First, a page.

that I'd never see you again.

It's just how things
had to work out.

- No, you...
you're thinking of Cyril.

- What?

- You said "three months."

Cyril would've been the baby.

- No, Ryan,
you were the baby.

- But I'm a year and a half
older than Cyril.

- Your father and I
didn't have Cyril.

- What are you talking about?

- [sighs]

Cyril's your half-brother.

♪ ♪

- Hey, Cyril,
you remember that one time

when Dad made us go spend
the summer in Indiana

on Uncle Bill's farm?

It was you, me, and those
three neighbor kids

in the fields walking beans,

and Uncle Bill had
made me the foreman

and those three kids
decided to quit

because they thought
I was yelling too much.

I think they wanted to go
swimming or something like that,

and they wanted to
take you with them.

But instead...

you decided to stay
with me in the fields

until we were finished.

I've always wondered,

did you stay with me
'cause we're brothers...

Or did you stay
'cause you thought

that if you tried to leave
I'd beat you up?

- One, two, three, four.

Up, one, two, three,
come on.

- All that time in the cage,
I never got to exercise.

Not enough room to move.

- Hey, Jia, you know we're
trying to work out here, man.

You want to shut the fuck up?

- I want to try that.

- No, stop.

- Cyril, you know, I could
teach you a lot of things

better than
that bullshit boxing.

- I want to learn.

- Okay.

There's this.

- Hey, motherfucker!

♪ ♪

No, Cyril, back!

- He hit you, he hit you!

He hit you!
He hit you!

- Cyril, back, back!

- No!

- Oh, fuck.

- Well?

- Jia's in a coma.

We sent him over
to Benchley Memorial,

but I have no idea
when or if he'll wake up.

- Another knockout
for Cyril O'Reily.

- Jia provoked Cyril.

- So says his brother.

But Ryan O'Reily isn't exactly
trustworthy or unbiased.

- What are you saying?

- Well, we've put off
this decision long enough.

I think we should ship Cyril
to the Conley Institute.

- No, I think that would be
a tragic mistake.

- For who?

- Cyril's brother is his only
lifeline to reality.

We separate them, the guy's
gonna spiral into lunacy.

- Yeah, we keep him here,
he gets into more fights,

maybe puts somebody else
in a coma.

I think we should
transfer him out today.

- You're being cruel.

- Rather cruel than blind.

- I have an alternative.

Let's place Cyril in
protective custody for a while,

allow Ryan regular visits,

see how Cyril adjusts.

- That makes sense to me.

- Tim?

- Fine.

As long as
he's out of my hair.

- [sighs]

[distant gate buzzes]

- But I don't want to go.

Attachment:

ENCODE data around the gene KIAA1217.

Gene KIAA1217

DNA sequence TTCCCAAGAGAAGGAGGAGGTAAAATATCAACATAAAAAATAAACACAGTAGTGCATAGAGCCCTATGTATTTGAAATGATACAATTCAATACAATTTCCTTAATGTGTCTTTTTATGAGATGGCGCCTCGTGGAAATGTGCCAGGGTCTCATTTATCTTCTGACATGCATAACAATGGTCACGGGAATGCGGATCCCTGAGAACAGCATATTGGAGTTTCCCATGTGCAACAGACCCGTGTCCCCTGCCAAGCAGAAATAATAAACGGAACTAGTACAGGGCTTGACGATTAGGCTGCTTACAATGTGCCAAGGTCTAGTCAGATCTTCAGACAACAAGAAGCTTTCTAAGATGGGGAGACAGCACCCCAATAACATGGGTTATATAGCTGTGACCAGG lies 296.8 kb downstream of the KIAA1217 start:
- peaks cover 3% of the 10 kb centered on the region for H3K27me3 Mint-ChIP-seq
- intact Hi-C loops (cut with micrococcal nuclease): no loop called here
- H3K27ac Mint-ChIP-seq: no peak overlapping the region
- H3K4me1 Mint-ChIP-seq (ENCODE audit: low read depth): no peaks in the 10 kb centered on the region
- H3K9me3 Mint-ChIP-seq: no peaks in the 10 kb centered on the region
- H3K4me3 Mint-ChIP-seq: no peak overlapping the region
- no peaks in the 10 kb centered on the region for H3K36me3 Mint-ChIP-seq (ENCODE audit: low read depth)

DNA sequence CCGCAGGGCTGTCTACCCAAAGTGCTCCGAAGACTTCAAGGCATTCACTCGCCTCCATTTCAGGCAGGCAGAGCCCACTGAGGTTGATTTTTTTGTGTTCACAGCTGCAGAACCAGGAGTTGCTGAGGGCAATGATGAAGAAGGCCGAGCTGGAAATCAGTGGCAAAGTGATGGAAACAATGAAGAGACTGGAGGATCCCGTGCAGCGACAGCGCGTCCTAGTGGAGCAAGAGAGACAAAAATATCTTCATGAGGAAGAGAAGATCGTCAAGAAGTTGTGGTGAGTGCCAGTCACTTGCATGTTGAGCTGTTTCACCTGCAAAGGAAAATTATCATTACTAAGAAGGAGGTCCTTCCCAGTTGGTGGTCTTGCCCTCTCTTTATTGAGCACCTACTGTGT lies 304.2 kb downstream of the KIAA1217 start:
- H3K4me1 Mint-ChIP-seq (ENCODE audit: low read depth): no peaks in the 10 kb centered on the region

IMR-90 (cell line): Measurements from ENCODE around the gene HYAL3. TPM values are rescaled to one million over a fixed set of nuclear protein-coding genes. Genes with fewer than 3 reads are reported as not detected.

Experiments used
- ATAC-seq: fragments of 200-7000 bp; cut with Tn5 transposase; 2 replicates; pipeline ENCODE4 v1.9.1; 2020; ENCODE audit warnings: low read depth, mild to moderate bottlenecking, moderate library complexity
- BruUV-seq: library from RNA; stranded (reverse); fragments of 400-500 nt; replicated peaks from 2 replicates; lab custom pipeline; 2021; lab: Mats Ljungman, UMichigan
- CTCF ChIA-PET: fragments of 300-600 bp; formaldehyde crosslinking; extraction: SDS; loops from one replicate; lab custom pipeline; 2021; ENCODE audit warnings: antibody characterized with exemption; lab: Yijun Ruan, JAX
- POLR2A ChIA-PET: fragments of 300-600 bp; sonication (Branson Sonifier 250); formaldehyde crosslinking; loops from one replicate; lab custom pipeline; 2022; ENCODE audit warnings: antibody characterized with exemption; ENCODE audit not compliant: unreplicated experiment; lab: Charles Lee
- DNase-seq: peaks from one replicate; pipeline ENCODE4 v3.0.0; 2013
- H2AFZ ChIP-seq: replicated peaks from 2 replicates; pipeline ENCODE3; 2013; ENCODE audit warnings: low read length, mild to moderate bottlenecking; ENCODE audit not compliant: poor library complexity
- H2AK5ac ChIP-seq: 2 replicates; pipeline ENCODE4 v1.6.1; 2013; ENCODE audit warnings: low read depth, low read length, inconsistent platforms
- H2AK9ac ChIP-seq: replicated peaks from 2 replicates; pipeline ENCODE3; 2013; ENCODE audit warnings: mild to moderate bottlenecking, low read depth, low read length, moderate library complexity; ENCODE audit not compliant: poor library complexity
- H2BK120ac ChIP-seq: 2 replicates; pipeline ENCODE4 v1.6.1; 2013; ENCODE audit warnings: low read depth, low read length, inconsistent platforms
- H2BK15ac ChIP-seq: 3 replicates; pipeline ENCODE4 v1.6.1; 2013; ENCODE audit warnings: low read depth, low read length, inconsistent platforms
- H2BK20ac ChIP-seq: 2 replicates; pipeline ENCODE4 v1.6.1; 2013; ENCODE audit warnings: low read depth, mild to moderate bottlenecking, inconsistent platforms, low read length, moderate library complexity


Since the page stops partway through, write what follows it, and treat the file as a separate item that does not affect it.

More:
- Cyril...

trust me.

You have to.

Because if you don't,

they're gonna send you
far, far away from me,

and you and I ain't gonna
see each other no more.

- [sniffles]

- Hey.

Come on.
Come on, man.

It's okay.

Come on, take your bag.

Come on.

[distant gate buzzes]

Come on, let's go.

Let's go.

♪ ♪

Hey, Cyril.

Toughen up, all right?

- Hey, O'Reily.
- Yeah?

- Eliminating Jia?
I owe you.

♪ ♪

- You got a problem,

♪ ♪

- I have a confession to make.

Several months ago,
I was heading into the gym.

No one was there

but Ryan O'Reily
and Patrick Keenan.

- Aah!

- Because I was so wrapped up
in my own failings,

I just pushed
the incident aside,

but every day,
every time I'm near O'Reily,

I say to myself,
"Do something."

- Do what, exactly?

- Tell the authorities.

The attack on Jia Kenmin
only proves

that O'Reily will
continue hurting people.

- Okay.

We'll go to
Warden Glynn together.

Because if O'Reily
finds out that you told...

He'll kill you next.

- I don't know what
you're talking about.

Patrick Keenan was my friend.

Whoever told you this bullshit

must have it out for me.

- The informant has
no motive to lie.

- Look, Warden, when those
news people were here,

they asked me all about
Adebisi's videotapes

and I didn't say word one.

- What?

You're expecting
return of the favor?

- Yeah.

- Fuck you!

I'm gonna thoroughly
investigate these charges.

If I find
any corroborating evidence,

you're going to death row.

You got that?

- What happened?

- C.O. said he just collapsed.

- Ryan, are you okay?

- Yeah.

I just--I just
needed to talk to you,

so I faked falling down.

- You scared the shit
out of me.

- I'm sorry.

- What's wrong?

- We need privacy.

You realize this is
the first time you and I

have ever been alone?

- I need to get
back out there, Ryan,

so tell me what's so important.

- Everything's turning
to shit, Gloria.

There's a pretty good chance
that Cyril's gonna

end up in a loony farm,

and now there's a chance
I'm gonna be convicted

for whacking Keenan.

- What?

- Someone jabbered on me
to the warden.

Hey, it wasn't you, was it?

- No.

- No, those eyes don't lie.

- Go on.

- I also hear there's
a sizable chance

that you're gonna lose
your doctor's license,

which means...

I'll never see you again.

- I know.

- So, I have
a proposition to make.

Don't answer me right away.

I want you to take the time

to really think about
what I'm asking.

- Which is?

- I want you to help

Cyril and me escape.

- Myths are supposed to
teach us something.

But what's the life lesson
in this sad tale of Orpheus?

No good deed
goes unpunished?

Fuck that.

Ain't no such thing
as a good deed.

Love conquers all?

Never has, never will.

Maybe the moral of the story

is that those in power are just
as fucked up as those who ain't,

and the worst thing
a body can do is give up

his or her own power
to some butt-heads

on Mount Olympus,

because if they're
so fucking powerful,

how'd they let us get away
with all this shit

in the first place?

Answer me that.